So Now What Happens in the Kavanaugh Hearings?

Committee vote on Thursday looks iffy amid questions whether he and accuser will testify
By Newser Editors,  Newser Staff
Posted Sep 17, 2018 1:47 PM CDT
Crucial Senators Are Calling for a Kavanaugh Delay
Supreme Court nominee Brett Kavanaugh.   (AP Photo/J. Scott Applewhite)

The Brett Kavanaugh confirmation saga heated up in a big way Monday, with increased calls for a delay in the process to examine the allegation that he tried to sexually assault a girl at a high school party in the 1980s. President Trump himself said a "little delay" is no big deal. Kavanaugh, meanwhile, insisted anew that the allegation is false, and both he and accuser Christine Blasey Ford say they are willing to go before the Senate Judiciary Committee. Details and related developments in the contentious Supreme Court nomination:

  • Now what? As of now, the Senate Judiciary Committee was still scheduled to vote on Kavanaugh's nomination Thursday, reports the Wall Street Journal, but the prospects of that happening were growing increasingly unlikely. All 10 Democrats on the panel want Chairman Chuck Grassley to postpone while the allegation is investigated, and, crucially, at least one Republican on the 21-member committee also favors a delay. That would be Jeff Flake.
  • Will they testify? Whether Kavanaugh and Ford will appear before the panel is unclear. Grassley said he was trying to arrange phone call interviews with the pair, seemingly to avoid in-person testimony, per the AP. Senate Majority Leader Mitch McConnell supported this "by the book" approach, saying private interviews were the standard approach in such cases. But Democrats, especially Dianne Feinstein, were resisting; they want the FBI to pick up the investigation from here.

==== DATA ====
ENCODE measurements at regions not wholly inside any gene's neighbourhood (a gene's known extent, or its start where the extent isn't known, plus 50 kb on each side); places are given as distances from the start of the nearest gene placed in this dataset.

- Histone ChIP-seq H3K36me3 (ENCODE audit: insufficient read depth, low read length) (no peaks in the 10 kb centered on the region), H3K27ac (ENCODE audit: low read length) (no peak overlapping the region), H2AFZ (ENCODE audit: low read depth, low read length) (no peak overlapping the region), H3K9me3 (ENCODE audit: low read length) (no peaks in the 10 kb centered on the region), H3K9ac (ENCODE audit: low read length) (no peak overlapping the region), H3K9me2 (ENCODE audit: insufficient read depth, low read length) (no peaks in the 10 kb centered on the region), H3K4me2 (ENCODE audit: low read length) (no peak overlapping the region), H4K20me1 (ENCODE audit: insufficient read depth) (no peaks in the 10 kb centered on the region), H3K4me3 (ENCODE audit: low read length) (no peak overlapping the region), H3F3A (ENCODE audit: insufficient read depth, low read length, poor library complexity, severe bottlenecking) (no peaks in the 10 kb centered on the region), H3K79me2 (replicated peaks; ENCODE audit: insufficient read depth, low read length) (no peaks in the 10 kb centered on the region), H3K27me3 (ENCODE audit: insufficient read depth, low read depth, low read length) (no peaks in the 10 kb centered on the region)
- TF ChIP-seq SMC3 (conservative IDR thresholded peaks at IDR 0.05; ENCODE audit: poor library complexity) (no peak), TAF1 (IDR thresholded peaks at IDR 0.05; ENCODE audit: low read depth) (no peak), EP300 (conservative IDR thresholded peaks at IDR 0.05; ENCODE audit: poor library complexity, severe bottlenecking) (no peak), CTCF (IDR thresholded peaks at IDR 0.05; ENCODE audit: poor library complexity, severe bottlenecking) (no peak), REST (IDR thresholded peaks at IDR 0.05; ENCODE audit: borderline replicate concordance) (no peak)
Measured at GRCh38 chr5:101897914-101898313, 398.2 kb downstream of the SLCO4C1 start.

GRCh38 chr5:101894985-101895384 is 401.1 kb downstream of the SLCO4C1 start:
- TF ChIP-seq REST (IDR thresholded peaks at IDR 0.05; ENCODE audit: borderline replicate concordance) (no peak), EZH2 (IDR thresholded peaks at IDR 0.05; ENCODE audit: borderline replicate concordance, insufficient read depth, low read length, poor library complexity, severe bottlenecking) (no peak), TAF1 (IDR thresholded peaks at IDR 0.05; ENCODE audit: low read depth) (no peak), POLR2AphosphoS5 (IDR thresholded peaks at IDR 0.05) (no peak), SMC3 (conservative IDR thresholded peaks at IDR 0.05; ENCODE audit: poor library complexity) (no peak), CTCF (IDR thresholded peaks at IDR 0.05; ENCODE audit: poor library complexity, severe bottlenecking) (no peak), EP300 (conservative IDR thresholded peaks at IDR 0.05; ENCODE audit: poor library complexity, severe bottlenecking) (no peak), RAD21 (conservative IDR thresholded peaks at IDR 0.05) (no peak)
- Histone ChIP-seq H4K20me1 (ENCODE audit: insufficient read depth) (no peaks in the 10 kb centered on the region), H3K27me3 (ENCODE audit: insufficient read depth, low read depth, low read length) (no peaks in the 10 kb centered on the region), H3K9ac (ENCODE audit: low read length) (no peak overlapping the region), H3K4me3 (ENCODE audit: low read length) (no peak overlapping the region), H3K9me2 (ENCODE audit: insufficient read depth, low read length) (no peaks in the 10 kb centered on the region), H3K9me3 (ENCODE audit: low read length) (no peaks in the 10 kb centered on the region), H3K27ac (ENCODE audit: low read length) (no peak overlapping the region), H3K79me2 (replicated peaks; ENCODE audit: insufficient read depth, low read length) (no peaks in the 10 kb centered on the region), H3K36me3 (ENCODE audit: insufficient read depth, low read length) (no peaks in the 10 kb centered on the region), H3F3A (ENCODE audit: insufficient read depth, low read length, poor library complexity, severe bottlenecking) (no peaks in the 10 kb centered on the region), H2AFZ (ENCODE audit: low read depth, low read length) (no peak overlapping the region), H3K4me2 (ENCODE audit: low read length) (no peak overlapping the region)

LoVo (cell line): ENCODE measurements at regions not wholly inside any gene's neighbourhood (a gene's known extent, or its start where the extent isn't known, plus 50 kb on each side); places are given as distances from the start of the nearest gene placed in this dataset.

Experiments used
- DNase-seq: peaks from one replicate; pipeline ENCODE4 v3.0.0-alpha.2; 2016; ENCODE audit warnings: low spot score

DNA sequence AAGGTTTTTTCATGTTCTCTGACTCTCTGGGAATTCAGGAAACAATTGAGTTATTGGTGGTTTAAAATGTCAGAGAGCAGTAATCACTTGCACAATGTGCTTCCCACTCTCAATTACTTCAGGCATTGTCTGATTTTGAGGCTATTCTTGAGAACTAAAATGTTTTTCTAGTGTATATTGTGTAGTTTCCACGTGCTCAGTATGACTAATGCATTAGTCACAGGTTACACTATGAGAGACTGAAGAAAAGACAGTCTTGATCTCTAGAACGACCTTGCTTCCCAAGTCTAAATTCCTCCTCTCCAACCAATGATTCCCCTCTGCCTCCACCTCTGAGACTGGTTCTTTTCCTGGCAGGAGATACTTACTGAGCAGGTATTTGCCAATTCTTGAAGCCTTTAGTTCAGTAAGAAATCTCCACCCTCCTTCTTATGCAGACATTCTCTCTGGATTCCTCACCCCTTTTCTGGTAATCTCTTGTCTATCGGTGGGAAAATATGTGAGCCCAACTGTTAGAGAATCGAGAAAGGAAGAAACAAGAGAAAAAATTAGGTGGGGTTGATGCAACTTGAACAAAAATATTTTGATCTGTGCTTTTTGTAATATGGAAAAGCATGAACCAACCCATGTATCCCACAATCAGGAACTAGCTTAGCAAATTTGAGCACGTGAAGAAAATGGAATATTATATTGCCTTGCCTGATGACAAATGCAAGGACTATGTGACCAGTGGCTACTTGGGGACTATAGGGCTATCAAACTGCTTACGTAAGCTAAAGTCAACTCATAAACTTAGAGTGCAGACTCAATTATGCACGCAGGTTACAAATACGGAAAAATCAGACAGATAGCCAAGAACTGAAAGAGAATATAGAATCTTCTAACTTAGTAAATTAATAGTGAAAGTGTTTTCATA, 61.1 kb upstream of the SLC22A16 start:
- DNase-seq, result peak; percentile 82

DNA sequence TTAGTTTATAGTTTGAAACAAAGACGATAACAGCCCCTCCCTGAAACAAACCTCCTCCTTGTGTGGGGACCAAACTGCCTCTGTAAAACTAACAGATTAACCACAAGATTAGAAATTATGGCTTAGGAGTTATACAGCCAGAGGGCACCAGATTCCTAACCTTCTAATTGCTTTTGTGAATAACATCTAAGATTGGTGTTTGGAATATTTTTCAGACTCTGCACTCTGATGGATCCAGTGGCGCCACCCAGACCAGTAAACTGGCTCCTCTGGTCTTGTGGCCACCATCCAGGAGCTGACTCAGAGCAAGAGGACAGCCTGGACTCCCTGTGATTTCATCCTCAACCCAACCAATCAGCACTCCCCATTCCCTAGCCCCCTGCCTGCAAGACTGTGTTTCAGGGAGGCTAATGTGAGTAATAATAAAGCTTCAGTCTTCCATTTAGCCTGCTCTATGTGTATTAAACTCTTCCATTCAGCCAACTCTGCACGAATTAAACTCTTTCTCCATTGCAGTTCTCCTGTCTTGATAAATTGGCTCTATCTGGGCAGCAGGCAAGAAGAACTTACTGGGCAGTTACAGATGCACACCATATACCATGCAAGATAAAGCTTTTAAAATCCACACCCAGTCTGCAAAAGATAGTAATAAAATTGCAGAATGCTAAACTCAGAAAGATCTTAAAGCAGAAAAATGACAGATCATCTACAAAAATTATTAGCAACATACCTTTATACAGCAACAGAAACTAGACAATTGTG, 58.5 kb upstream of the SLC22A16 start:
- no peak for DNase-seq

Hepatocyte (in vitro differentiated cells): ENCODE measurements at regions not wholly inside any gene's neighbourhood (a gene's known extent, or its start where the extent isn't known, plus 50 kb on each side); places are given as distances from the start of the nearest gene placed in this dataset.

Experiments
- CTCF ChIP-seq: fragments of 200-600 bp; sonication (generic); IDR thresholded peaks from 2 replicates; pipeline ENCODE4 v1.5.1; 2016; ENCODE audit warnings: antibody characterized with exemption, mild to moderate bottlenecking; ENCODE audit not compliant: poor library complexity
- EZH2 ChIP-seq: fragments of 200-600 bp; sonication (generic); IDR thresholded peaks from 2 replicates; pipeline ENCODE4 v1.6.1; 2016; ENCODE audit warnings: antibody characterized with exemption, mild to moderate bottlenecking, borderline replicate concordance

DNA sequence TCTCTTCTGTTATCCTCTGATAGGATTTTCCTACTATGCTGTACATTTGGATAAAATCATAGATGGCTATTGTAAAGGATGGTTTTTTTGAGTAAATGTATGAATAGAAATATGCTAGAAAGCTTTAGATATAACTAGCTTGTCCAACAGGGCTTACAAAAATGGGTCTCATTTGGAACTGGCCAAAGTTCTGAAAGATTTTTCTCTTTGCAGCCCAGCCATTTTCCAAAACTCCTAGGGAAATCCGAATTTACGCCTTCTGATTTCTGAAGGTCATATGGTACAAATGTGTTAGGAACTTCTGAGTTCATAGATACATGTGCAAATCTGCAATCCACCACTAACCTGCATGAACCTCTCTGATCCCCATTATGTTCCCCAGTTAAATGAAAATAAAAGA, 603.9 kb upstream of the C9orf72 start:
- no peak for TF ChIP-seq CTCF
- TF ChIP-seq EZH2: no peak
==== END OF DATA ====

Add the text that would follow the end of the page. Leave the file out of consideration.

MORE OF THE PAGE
• Key senators: These numbers were changing quickly, but as of Monday afternoon, six GOP senators have said they want the panel to hear Ford's account (Flake, Susan Collins, Lisa Murkowski, Ron Johnson, Bob Corker, and Roy Blunt), "a large enough group to raise serious doubts about whether the nomination will proceed," per Politico. In addition, three red-state Democrats seen as swing votes (Joe Donnelly, Heidi Heitkamp, and Joe Manchin) agree, reports the Washington Post.
  • The big comparison: Lots of pundits are comparing the situation to that of the Anita Hill controversy during Clarence Thomas' confirmation hearings, and this could be a real test of how much #MeToo has changed things, writes Eugene Scott at the Washington Post. Americans largely didn't believe Hill, writes Janie Velencia at FiveThirtyEight. "But given how views on sexual misconduct have changed, it’s difficult to imagine the public responding to the allegations against Kavanaugh as they did to Hill—even if he’s eventually confirmed."
  • Supporting Ford: So far, more than 200 alumnae of her high school—the private Holton-Arms in Bethesda, Maryland—have a signed a letter in support of Ford, reports the Huffington Post. “We believe Dr. Blasey Ford and are grateful that she came forward to tell her story,” says the draft letter. Signees include graduates from a wide range of years who say Ford's allegation “is all too consistent with stories we heard and lived while attending Holton. Many of us are survivors ourselves.”
  • Supporting Kavanaugh: The conservative Judicial Crisis Network is moving ahead with a $1.5 million ad blitz in support of the judge that will feature a longtime friend of his, reports the Hill. "We are not going to allow a last-minute smear campaign [to] destroy a good and decent man who has an unblemished personal record," said a spokesperson.
  • A promise: Axios reports that Kavanaugh backers are expected to use "aggressive tactics" this week to keep the nomination moving forward, though the situation on the ground was changing quickly. If the nomination does go down, however, "we’ll just bring in someone more conservative," one source tells the news site.
(Read more Brett Kavanaugh stories.)

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